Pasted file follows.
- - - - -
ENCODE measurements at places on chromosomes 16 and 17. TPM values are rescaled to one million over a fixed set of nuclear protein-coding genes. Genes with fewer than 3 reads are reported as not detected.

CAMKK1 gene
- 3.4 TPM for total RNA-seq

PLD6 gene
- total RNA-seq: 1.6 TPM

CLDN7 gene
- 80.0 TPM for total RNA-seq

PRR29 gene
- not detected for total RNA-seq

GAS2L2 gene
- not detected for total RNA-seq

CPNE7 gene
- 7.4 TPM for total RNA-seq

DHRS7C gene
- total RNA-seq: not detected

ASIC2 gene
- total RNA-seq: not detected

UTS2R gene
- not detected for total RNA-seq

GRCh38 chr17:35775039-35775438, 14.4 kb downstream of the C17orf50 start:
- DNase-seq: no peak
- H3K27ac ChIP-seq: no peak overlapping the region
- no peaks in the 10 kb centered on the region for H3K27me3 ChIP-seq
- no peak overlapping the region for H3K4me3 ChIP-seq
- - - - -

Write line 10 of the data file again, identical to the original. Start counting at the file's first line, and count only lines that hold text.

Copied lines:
GAS2L2 gene